Today we cover the final chapters in our Shepherding a Child’s Heart book study. These chapters cover one of the seemingly “scariest” topics in parenthood – teenagers! Tripp basically builds on the principles laid out in the previous chapters. Many people cringe when they think of their children entering the teenage years, but Tripp says this need not be so. Parents often seem surprised when their teen rebels, but Tripp points out that often the seeds of rebellion were already present in the younger years. It’s just that as the child grows, he or she realizes that Mom and Dad are not all powerful and they no longer fear the consequences so they begin to act on the rebellion that already existed. This is why it is so important to begin this shepherding process early. A few things that stuck out to me as I read:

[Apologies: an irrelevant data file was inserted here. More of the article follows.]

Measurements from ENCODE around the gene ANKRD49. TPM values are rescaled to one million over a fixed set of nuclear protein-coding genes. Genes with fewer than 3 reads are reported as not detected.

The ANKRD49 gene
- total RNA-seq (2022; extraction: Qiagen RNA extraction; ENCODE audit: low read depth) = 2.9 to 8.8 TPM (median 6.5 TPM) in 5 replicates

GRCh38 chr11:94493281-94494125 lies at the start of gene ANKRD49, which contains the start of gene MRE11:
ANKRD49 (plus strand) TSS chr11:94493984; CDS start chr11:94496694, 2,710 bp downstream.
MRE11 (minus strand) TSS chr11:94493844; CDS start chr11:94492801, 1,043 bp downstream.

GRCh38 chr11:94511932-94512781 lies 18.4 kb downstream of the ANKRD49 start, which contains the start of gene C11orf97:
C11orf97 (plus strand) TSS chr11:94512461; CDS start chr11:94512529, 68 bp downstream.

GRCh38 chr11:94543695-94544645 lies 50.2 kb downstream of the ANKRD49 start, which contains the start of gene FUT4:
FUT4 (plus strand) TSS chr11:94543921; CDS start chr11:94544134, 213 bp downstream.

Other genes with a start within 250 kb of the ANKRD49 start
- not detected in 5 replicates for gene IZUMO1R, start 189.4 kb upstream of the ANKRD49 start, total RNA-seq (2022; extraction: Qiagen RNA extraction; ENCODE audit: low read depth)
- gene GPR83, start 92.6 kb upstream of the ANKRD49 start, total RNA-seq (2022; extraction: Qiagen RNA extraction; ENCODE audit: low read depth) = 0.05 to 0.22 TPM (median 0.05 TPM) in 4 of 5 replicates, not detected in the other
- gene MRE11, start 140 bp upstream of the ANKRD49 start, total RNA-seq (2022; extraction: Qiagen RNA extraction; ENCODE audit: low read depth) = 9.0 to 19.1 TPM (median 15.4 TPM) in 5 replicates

Young people generally do not run from places where they are loved and know unconditional acceptance. They do not run away from homes where there are solid relationships. They do not run from homes in which the family is planning activities and doing exciting things.
You can accomplish nothing of lasting value simply by being an authority. You must seek to counsel and influence.
Encourage your children not to run from their questions. Everyone does not have to have every question, but everyone must find resolution for the questions he has. Christian faith is robust enough to stand close scrutiny.
Overall, as I finish up the book, I am reminded that as the children grow older, my relationship with them counts more than the rules I make. I must work to influence them during the teen years, not simply command them. I can set all the rules I want, but what good do those do when the child leaves home (or can circumvent any rule I come up with while still in the home)? He or she needs to be able to think for themselves, and it is my role to guide them in that process.